It added: "This is the moment to assess bluntly the difficulties. The planning on this and the strategy are the toughest yet. This is not Kosovo. This is not Afghanistan. It is not even the Gulf war." At times, the Guardian reports, Blair's notes read more like stream of consciousness than considered policy documents. The note continued: "He [Saddam] is a potential threat. He could be contained. But containment … is always risky." According to Chilcot, Blair shaped his diplomatic strategy around the need to get rid of Saddam which – he told Bush – was the "right thing to do". Blair suggested that the simplest way to come up with a casus belli was to give an ultimatum to Iraq to disarm, preferably backed by UN authority.

            Blair urged Bush to go to the UN to get an ultimatum: Either Saddam disarm or else. This happened on Nov. 8, with UNSCR 1441. Saddam let the inspectors back in and he appeared to be fully cooperating with them. "Without evidence of major new Iraqi violations or reports from the inspectors that  Iraq was failing to co-operate and they could not carry out their tasks, most  members of the Security Council could not be convinced that peaceful options to disarm Iraq had been exhausted and that military action was therefore justified." So Blair decided to act anyway, in the absence of UN authority, claiming that the UK Government was acting on behalf of the international community "to uphold the authority of the Security Council."  "In the absence of a majority in support of military action, we consider that the UK was, in fact, undermining the Security Council's authority," Chilcot said in the report.

            2) The Dodgy Dossier

            The "dodgy dossier" that Blair presented to the parliament on Sept. 24, 2002 presented judgements "with a certainty that was not justified. The Joint Intelligence Committee should have made clear to Mr Blair that the assessed intelligence had not established "beyond doubt.'" The report apparently minimizes allegations that Alistair Campbell, who was Blair's communications chief at the time, "sexed up" the dossier in favor of the view that Blair was driven by what he believed to the point that he dismissed intelligence that contradicted his beliefs. "The deliberate selection of a formulation which grounded the statement in what Mr Blair believed, rather than in the judgements which the JIC had actually reached in its assessment of the intelligence indicates a distinction between his beliefs and the JIC's actual judgements," the report says. "The assessed intelligence had not established beyond doubt that Saddam Hussein had continued to produce chemical and biological weapons. Nor had the assessed intelligence established beyond doubt that efforts to develop nuclear weapons continued… The dossier made clear that, as long as sanctions remained effective, Iraq could not produce a nuclear weapon."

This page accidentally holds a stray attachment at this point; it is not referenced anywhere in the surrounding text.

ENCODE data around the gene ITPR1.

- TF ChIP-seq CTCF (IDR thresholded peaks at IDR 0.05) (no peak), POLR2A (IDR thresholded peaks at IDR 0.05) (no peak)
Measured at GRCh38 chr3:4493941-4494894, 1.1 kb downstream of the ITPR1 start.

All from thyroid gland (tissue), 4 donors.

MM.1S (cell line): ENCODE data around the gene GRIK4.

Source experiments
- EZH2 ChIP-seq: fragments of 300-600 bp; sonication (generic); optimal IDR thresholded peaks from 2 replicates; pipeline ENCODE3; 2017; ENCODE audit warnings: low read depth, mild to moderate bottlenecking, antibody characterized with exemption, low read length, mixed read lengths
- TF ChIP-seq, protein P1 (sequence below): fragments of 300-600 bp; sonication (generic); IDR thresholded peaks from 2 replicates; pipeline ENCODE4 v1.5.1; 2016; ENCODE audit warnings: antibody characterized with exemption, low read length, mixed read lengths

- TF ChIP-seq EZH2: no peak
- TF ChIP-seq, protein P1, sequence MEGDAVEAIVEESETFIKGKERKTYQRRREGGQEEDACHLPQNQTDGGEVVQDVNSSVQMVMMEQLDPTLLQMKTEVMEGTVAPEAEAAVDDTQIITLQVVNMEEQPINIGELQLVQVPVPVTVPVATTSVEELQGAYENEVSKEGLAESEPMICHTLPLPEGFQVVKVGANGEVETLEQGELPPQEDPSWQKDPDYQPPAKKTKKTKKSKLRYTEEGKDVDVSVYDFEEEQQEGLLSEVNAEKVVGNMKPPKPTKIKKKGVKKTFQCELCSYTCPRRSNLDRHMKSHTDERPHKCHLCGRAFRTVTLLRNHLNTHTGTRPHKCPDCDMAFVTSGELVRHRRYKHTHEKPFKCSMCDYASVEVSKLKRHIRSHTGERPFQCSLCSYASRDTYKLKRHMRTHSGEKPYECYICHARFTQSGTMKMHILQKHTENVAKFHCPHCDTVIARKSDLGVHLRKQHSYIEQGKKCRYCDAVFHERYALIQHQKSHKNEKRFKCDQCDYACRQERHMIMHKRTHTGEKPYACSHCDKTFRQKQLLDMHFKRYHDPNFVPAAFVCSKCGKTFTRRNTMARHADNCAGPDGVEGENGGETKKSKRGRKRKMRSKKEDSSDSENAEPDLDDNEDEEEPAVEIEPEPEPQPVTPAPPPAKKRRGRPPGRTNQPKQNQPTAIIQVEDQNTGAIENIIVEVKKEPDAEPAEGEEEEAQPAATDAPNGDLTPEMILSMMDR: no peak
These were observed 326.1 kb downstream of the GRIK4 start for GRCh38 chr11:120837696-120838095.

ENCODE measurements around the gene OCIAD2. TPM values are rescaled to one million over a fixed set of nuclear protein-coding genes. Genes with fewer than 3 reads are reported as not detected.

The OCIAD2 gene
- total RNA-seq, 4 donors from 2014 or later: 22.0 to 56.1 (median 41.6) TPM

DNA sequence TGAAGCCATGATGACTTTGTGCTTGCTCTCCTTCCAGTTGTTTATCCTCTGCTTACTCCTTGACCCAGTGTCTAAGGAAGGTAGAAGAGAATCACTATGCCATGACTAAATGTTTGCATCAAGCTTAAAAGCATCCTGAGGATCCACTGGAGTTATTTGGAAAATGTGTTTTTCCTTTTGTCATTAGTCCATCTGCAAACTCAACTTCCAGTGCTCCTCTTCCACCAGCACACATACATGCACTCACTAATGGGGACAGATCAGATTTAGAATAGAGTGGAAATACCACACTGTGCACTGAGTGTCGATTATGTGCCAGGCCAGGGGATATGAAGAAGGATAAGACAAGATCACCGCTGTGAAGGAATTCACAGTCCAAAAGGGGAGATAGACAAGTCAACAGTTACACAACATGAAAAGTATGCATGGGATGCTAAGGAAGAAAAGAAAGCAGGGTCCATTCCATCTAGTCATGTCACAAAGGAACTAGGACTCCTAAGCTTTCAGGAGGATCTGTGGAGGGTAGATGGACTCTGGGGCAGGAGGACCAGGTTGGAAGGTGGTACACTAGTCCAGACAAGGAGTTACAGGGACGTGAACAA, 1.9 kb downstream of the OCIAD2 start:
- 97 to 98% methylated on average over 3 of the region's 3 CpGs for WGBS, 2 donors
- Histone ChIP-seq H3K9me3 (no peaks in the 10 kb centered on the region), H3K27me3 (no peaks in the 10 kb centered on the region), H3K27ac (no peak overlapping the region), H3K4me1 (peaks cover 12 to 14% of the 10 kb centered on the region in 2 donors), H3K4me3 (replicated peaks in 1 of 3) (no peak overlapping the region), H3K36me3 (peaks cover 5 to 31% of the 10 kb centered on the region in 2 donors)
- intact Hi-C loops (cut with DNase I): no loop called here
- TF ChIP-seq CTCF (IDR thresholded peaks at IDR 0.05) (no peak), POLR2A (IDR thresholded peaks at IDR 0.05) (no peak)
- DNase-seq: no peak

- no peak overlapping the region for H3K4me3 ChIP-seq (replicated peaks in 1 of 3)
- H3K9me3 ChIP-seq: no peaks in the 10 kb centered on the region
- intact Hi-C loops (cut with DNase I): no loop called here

Blair also ignored warnings that military action in Iraq would, itself, be a chaos factor. On March 18, 2003, he told the House of Commons that he judged the possibility of terrorist groups in possession of WMD was "a real and present danger to Britain and its national security" – and that the threat from Saddam Hussein's arsenal could not be contained and posed a clear danger to British citizens.  Blair had been warned, however, that military action would increase the threat from Al Qaida to the UK and to UK interests. He had also been warned that an invasion might lead to Iraq's weapons and capabilities being transferred into the hands of terrorists. "It is now clear that policy on Iraq was made on the basis of flawed intelligence and assessments. They were not challenged, and they should have been," Chilcot said.